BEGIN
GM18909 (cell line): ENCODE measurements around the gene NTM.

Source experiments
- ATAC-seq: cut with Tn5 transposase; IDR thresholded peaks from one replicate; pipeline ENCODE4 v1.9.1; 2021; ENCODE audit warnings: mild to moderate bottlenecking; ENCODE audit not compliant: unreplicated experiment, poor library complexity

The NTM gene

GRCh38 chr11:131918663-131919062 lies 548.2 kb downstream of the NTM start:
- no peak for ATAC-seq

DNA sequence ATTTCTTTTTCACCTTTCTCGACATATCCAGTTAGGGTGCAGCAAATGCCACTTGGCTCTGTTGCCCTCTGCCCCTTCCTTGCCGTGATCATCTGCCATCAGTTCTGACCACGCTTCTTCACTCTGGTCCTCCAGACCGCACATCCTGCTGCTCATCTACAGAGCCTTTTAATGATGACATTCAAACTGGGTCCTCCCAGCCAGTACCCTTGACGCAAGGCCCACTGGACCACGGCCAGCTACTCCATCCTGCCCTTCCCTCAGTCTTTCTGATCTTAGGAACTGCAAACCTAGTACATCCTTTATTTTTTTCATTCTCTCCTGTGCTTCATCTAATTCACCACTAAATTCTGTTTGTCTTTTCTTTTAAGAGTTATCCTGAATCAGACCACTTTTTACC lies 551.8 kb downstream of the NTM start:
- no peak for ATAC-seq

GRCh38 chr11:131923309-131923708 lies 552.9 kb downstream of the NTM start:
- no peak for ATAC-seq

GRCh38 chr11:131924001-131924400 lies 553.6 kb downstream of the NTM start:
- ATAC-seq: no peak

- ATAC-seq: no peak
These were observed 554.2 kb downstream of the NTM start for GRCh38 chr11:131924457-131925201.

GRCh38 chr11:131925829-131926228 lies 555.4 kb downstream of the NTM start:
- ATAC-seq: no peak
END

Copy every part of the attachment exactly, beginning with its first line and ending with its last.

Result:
GM18909 (cell line): ENCODE measurements around the gene NTM.

Source experiments
- ATAC-seq: cut with Tn5 transposase; IDR thresholded peaks from one replicate; pipeline ENCODE4 v1.9.1; 2021; ENCODE audit warnings: mild to moderate bottlenecking; ENCODE audit not compliant: unreplicated experiment, poor library complexity

The NTM gene

GRCh38 chr11:131918663-131919062 lies 548.2 kb downstream of the NTM start:
- no peak for ATAC-seq

DNA sequence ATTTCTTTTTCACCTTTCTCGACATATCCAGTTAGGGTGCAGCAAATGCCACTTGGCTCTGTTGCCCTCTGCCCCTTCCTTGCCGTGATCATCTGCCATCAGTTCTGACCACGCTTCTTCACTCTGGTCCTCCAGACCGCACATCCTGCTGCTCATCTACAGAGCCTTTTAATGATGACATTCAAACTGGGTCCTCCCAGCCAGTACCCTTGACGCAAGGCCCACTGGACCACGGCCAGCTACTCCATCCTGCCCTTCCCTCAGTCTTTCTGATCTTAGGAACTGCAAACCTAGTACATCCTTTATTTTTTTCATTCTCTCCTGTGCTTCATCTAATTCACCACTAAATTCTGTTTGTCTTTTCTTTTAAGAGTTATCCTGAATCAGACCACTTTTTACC lies 551.8 kb downstream of the NTM start:
- no peak for ATAC-seq

GRCh38 chr11:131923309-131923708 lies 552.9 kb downstream of the NTM start:
- no peak for ATAC-seq

GRCh38 chr11:131924001-131924400 lies 553.6 kb downstream of the NTM start:
- ATAC-seq: no peak

- ATAC-seq: no peak
These were observed 554.2 kb downstream of the NTM start for GRCh38 chr11:131924457-131925201.

GRCh38 chr11:131925829-131926228 lies 555.4 kb downstream of the NTM start:
- ATAC-seq: no peak